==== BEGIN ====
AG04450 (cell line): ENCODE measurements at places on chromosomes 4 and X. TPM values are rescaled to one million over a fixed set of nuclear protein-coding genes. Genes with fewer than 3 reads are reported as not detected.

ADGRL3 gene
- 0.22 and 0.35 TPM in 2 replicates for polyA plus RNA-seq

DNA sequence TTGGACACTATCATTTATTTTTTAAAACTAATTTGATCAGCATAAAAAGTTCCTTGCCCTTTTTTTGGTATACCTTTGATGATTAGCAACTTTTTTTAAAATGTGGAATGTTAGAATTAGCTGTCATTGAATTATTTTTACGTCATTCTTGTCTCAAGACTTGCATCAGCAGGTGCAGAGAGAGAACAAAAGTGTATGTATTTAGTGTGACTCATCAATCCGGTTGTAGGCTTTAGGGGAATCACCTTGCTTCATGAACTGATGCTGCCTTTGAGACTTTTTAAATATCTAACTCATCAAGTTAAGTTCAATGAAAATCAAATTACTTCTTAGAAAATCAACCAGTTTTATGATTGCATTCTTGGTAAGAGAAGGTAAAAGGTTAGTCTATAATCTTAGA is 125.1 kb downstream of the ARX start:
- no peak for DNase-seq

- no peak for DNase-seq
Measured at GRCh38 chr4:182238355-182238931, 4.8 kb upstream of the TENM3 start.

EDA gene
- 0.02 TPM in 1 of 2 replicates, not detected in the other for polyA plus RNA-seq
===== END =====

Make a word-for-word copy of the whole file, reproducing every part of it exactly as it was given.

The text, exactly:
AG04450 (cell line): ENCODE measurements at places on chromosomes 4 and X. TPM values are rescaled to one million over a fixed set of nuclear protein-coding genes. Genes with fewer than 3 reads are reported as not detected.

ADGRL3 gene
- 0.22 and 0.35 TPM in 2 replicates for polyA plus RNA-seq

DNA sequence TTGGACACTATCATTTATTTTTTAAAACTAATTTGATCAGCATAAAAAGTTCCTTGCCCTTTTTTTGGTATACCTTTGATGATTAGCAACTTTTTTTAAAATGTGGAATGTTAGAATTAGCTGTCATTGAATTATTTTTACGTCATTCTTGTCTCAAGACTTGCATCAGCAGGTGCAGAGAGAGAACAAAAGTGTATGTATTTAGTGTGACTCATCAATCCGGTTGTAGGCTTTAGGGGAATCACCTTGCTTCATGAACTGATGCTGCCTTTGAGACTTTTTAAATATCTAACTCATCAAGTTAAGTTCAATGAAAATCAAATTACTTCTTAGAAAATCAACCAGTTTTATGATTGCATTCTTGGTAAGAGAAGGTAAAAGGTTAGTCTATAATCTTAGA is 125.1 kb downstream of the ARX start:
- no peak for DNase-seq

- no peak for DNase-seq
Measured at GRCh38 chr4:182238355-182238931, 4.8 kb upstream of the TENM3 start.

EDA gene
- 0.02 TPM in 1 of 2 replicates, not detected in the other for polyA plus RNA-seq